RESEARCHERS have warned the NSW economy's boom may come to an end as surging property prices in Sydney show signs of slowing.
Commsec's October State of the States report ranked NSW as the country's best performing economy, citing retail trade, population growth and housing approvals as its key drivers.
The NAB State Economic Handbook also suggested "domestic demand will be strongest in New South Wales and Victoria, the states experiencing the fastest growth in residential property prices and construction and which have the most diversified industrial bases".
But a new Parliamentary Research Service study has found house price growth in Sydney slowed over the past three months, though it still increased 3.2% to a median of $1.03 million.
"History, however, shows that the aftermath of Sydney property booms can have a dampening effect on the economy," researcher Andrew Haylen said.
READ MORE: NSW housing approvals at record high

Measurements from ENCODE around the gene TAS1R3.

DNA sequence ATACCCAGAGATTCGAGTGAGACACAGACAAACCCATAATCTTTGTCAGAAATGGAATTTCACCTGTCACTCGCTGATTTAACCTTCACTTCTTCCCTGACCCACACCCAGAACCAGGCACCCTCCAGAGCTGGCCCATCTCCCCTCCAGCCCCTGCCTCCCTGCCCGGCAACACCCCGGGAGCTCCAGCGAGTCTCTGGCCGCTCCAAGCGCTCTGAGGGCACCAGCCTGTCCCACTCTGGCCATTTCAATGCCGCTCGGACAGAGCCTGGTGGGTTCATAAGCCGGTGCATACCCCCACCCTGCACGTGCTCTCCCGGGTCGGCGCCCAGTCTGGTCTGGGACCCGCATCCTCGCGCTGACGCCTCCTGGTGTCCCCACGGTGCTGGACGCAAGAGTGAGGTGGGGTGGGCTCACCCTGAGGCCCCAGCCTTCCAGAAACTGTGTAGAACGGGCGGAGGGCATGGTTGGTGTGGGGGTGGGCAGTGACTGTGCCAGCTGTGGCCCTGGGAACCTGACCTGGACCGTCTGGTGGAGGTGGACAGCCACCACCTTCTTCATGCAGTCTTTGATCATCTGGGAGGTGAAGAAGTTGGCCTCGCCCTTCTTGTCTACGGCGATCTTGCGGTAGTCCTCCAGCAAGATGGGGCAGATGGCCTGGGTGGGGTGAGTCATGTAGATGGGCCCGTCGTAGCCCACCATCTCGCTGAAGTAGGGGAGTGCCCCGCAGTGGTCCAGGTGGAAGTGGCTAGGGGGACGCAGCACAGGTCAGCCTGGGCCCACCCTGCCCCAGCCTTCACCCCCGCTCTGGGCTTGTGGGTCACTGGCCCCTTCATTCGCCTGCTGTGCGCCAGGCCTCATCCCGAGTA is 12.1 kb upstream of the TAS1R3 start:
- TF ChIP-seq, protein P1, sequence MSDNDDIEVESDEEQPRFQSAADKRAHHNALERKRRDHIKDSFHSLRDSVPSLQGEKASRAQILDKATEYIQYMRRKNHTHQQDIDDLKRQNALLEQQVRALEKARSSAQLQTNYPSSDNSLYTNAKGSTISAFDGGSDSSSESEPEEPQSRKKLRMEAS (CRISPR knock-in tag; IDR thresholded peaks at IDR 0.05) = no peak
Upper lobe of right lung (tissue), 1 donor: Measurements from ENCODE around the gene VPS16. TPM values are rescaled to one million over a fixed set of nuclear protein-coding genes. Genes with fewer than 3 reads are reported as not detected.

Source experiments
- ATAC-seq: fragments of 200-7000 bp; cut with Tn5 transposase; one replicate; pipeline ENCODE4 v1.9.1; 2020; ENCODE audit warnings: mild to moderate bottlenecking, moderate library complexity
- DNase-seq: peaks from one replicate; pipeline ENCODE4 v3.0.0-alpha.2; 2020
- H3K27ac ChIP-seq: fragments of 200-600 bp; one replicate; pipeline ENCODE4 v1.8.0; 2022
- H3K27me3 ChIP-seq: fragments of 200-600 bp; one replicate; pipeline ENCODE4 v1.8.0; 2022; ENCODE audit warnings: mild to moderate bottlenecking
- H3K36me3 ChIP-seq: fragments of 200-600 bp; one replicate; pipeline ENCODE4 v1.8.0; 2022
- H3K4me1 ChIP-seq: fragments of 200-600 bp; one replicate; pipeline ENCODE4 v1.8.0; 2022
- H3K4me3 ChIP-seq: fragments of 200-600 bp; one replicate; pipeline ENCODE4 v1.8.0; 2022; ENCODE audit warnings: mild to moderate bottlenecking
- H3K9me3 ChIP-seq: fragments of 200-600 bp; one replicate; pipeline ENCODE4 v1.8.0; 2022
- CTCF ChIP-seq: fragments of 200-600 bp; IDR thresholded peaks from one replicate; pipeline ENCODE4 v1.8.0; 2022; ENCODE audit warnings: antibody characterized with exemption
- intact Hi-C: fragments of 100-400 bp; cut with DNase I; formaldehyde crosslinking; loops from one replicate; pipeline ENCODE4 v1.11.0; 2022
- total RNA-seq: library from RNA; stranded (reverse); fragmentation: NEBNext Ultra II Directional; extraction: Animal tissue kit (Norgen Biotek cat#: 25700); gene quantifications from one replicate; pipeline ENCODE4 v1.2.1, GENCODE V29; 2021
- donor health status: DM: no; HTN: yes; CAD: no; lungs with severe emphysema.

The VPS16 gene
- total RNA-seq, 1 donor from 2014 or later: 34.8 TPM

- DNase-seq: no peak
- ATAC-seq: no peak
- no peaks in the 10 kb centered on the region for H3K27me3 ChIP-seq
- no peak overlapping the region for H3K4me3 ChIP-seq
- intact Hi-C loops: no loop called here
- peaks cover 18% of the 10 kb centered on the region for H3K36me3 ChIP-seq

"The city's last great property boom, which lifted the median house price by about 160% between 1997 and 2003, was followed by a long period of economic underperformance by the state."
Mr Haylen said the economy was likely to undergo a downturn despite a weaker dollar and lower interest rates working in the state's favour.
"High levels of household debt coupled with a downturn in housing could further crimp consumer spending and property investment once the Reserve Bank of Australia was forced to tackle inflation by lifting interest rates," he said.
"In this context, other areas of the state economy - particularly non-mining business investment - will therefore need to perform over the longer run if economic growth and improved labour market outcomes are to be sustained once the housing sector slows."
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